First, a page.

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Canada has elected Liberal MP Greg Fergus to be the new Speaker of the House of Commons after the previous one resigned amid a Nazi in parliament row.

Mr Fergus – the first black man to hold the position – was chosen by the 338-member House after a secret ballot on Tuesday.
He called it “a great honour” to be chosen for the role.

The former Speaker resigned after inviting a Ukrainian man who fought for a Nazi unit to the parliament.


Seven candidates had been in the race to replace him on Tuesday.


In his first remarks, Mr Fergus urged his colleagues to treat each other with respect in the House, a place he said was for “passionate debate”.

Prime Minister Justin Trudeau said his election “should be inspiring for all Canadians, especially younger generations who want to get involved in politics”.

His nomination was opposed by some Conservative members. MP Michelle Rempel Garner of Calgary argued that an ethics violation from last year – in which he was found to have inappropriately written a letter of support as a lawmaker for a French-speaking broadcaster – made him unable to serve.

But despite some opposition, Conservative Leader Pierre Poilievre smiled as he and Mr Trudeau held Mr Fergus’ arms to escort him into the House of Commons in Ottawa in a centuries old tradition in which the new Speaker feigns an unwillingness to serve.

While Mr Fergus is the first black man to become Speaker in the House, Jean Augustine, the first black woman to be elected as a member of parliament in 1993, later went on to briefly serve as deputy speaker.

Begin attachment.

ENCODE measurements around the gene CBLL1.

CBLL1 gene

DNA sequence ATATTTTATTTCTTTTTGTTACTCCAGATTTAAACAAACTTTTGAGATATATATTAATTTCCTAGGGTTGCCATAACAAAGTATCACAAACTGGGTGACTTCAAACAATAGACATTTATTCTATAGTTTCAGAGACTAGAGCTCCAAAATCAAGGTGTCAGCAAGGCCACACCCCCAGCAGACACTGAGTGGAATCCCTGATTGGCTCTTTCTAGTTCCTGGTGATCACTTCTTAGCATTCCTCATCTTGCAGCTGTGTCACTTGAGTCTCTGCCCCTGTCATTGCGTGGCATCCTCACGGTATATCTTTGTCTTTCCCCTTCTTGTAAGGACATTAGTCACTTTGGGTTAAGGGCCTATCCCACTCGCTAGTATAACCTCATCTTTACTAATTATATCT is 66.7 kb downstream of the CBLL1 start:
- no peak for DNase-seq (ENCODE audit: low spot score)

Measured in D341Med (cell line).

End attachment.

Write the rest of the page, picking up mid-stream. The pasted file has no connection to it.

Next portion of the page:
Along with his role as member of parliament, Mr Fergus, 54, served as parliamentary secretary to the Treasury Board president and to the health minister.

As a student in the late 1980s, he was also a House of Commons page for a year – a part-time year-long role that includes tasks such as delivering water and messages to members in the House chamber – a moment he recalled in his remarks.

Mr Fergus was first elected in 2015 as an MP for the Quebec riding (district) of Hull-Aylmer, near Ottawa, the year Prime Minister Justin Trudeau’s party swept into power.

His personal biography describes him as a “community activist, long distance runner, new grandfather and failed musician”.
It was a reference to the standing ovation given to a World War Two veteran who served in the 14th Waffen-SS Grenadier Division, a voluntary unit made up mostly of ethnic Ukrainians under Nazi command.

Yaroslav Hunka, 98, was sitting in the gallery in parliament when Mr Rota honoured him by calling him a “hero” during a visit to Ottawa by Ukrainian President Volodymyr Zelensky.
Division members are accused of killing Polish and Jewish civilians, although the unit has not been found guilty of any war crimes by a tribunal.

The 22 September incident drew global condemnation.

Mr Trudeau last week apologised for the incident, saying it was “a mistake that deeply embarrassed parliament and Canada.

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